Using size classes in Xcode 6

In the beginning, building iOS UI was fairly easy in comparison to Android. However, designing for Apple mobile devices is getting more complicated every year because of new devices. iPhone 6 and 6 Plus increases the number of devices that have to be supported, thus there has to be a tool to simplify the UI building process. Size classes in Xcode 6 is such a tool. Let’s have a quick overview of its usage!

To enable size classes in the interface builder, mark “Use size classes” under the File inspector:

size_classes_tut

 

Now let’s take a look at our storyboard – it’s different. It has a bit strange size and we see a new button below the view – “wAny hAny”.

Screen Shot 2014-09-17 at 10.58.06

By clicking on “wAny hAny” we see an overlay that lets us choose another size class:

Screen Shot 2014-09-17 at 11.04.11

A size class is a convenient new technology that forces developers to stop thinking in terms of specific devices (e.g iPhone 4, iPhone 5, iPad) and instead use a more generalised approach. Designing for size classes saves development time and makes supporting future devices with potentially new sizes easier. 

Each ViewController has its own UITraitCollection object that defines two size classes (horizontalSizeClass and verticalSizeClass). Possible values for each size class include UIUserInterfaceSizeClassUnspecified (any size), UIUserInterfaceSizeClassCompact and UIUserInterfaceSizeClassRegular. Based on the device size and orientation, the appropriate interface will be chosen.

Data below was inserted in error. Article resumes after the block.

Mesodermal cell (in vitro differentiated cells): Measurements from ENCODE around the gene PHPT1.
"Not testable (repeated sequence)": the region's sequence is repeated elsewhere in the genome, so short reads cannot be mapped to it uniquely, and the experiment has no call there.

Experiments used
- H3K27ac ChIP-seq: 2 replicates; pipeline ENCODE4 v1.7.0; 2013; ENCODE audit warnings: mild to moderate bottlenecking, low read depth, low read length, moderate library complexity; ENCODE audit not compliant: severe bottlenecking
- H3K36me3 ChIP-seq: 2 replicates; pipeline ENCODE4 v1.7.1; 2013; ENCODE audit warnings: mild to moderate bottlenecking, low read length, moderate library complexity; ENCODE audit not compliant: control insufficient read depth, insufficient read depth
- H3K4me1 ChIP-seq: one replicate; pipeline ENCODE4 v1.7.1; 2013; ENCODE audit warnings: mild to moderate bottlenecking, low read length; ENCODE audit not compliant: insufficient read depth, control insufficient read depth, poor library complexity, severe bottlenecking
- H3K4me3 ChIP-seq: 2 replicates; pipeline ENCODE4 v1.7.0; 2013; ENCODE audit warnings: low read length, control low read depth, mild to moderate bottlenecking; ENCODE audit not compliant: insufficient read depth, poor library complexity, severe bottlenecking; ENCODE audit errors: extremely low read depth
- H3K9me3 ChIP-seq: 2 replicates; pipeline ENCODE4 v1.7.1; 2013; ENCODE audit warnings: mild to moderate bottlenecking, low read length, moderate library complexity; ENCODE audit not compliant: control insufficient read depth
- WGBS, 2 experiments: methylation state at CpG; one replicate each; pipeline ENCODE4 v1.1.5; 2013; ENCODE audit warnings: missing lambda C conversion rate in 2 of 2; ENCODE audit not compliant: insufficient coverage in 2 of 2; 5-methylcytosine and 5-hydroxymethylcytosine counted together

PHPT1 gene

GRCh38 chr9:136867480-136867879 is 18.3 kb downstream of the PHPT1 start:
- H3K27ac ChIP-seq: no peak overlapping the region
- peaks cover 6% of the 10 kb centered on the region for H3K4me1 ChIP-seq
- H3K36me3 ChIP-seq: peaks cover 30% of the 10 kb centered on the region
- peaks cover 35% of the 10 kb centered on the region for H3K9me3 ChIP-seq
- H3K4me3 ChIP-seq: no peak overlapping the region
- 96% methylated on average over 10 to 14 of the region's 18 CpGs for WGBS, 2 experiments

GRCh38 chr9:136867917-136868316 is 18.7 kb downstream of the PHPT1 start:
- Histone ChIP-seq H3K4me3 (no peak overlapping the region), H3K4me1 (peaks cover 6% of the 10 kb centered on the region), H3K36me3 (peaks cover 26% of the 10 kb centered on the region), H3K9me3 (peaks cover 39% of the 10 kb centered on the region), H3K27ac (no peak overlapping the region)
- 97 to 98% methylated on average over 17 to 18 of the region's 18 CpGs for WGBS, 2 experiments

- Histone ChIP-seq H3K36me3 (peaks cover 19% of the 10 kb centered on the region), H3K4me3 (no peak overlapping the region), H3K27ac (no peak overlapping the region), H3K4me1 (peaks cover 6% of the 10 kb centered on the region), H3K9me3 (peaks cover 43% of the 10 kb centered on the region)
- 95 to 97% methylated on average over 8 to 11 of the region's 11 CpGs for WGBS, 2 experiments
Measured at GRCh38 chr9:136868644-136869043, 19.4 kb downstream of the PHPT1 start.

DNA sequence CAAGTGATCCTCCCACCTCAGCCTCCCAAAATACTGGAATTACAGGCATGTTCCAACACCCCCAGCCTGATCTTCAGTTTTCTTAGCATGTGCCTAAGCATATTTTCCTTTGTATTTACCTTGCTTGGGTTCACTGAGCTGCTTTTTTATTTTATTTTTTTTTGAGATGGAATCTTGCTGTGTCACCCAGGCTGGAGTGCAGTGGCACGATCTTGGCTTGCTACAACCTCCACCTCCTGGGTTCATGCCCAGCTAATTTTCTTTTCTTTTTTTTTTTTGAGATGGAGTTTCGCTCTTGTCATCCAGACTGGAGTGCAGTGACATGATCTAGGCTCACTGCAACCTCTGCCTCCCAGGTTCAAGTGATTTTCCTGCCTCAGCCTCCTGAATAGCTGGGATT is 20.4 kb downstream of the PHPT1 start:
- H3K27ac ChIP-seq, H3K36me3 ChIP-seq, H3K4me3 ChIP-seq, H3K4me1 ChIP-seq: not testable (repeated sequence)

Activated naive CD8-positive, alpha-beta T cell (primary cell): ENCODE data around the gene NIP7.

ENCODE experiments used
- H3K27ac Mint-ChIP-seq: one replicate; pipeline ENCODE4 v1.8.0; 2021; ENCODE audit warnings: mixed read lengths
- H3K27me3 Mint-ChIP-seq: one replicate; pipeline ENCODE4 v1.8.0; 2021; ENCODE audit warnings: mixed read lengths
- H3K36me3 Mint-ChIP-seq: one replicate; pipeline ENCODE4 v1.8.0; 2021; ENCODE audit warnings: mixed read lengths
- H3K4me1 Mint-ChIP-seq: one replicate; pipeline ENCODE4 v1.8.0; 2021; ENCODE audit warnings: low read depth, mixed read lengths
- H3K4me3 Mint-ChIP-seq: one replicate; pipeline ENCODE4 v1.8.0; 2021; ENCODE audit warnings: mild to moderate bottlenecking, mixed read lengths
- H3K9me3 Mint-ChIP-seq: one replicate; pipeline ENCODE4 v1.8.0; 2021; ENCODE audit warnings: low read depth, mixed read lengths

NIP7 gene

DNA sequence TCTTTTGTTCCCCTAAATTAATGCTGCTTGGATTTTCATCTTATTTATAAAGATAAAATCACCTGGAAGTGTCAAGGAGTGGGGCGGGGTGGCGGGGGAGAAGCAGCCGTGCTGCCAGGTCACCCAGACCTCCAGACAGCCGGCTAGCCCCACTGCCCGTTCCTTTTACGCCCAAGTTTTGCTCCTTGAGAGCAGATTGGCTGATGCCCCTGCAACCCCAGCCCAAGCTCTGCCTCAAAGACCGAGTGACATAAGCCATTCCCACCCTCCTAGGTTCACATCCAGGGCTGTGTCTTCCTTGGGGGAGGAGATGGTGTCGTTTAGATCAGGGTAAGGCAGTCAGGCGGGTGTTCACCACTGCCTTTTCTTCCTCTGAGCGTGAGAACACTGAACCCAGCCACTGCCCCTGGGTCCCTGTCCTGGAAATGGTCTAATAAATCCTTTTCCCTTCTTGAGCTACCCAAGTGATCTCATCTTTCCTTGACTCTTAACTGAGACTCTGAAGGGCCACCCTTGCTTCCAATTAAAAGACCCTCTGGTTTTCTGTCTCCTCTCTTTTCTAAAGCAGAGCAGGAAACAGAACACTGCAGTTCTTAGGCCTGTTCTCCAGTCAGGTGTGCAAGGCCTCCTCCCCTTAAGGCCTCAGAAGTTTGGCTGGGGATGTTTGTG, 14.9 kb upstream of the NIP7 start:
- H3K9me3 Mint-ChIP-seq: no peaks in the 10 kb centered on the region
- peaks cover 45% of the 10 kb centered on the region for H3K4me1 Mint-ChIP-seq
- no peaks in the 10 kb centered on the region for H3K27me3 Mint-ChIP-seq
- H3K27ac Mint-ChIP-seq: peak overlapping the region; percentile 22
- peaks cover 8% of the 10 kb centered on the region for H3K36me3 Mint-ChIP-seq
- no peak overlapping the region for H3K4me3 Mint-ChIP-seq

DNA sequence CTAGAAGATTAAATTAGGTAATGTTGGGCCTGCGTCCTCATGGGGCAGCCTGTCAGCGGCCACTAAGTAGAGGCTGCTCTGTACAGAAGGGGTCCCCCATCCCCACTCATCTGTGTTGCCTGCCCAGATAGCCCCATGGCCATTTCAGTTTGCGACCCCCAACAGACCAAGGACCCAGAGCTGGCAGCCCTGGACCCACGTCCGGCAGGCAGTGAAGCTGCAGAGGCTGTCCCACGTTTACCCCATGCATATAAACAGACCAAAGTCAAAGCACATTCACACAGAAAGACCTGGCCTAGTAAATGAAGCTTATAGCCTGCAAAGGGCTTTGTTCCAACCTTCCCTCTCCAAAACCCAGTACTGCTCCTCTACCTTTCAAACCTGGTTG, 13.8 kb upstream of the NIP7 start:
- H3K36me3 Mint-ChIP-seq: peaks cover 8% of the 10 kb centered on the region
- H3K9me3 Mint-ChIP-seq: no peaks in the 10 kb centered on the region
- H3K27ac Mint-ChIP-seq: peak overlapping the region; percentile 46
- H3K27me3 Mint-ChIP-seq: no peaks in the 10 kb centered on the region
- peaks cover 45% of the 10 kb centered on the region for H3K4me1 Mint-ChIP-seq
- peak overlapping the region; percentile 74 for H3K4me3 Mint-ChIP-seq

The grid in the size classes popup lets us easily change a size class that we want to design for. In addition, the Xcode helps us by telling, what devices or orientations are indicated by what size class. For example, compact width + compact height will be used for 3.5, 4 and 4.7 inch iPhones in landscape orientation. iPhone 6 Plus is not included, because it has a regular width, not compact.

Screen Shot 2014-09-17 at 11.18.07

To include also portrait orientation, use any height together with compact width.

Screen Shot 2014-09-17 at 11.18.21

iPads have regular width and regular height.

Screen Shot 2014-09-17 at 11.18.32

Let’s design a simple view for any width and any height.

Screen Shot 2014-09-17 at 11.37.05

It will have two views and two labels. The blue view represents a side menu that should be static in iPads and landscape iPhone, but disappear in portrait iPhone. There is also a red view on the right side with two colourful labels that should be visible in both iPad and iPhone and fit into the screen. The corresponding autolayout constraints are added to make the blue view appear on the left side, be the same height as the superview and 209 px wide. For the red view and colourful labels there are constraints that define their position next to the blue view and until the end of the superview. Their height is also fixed. So, what is the result?

iOS Simulator Screen Shot 17 Sep 2014 11.35.33

In iPad everything is working fine in both portrait and landscape, but for iPhone we have to make some changes:

iOS Simulator Screen Shot 17 Sep 2014 11.36.15

iOS Simulator Screen Shot 17 Sep 2014 11.36.17

The blue view should be hidden in iPhone portrait, also not all content views are visible in iPhone landscape.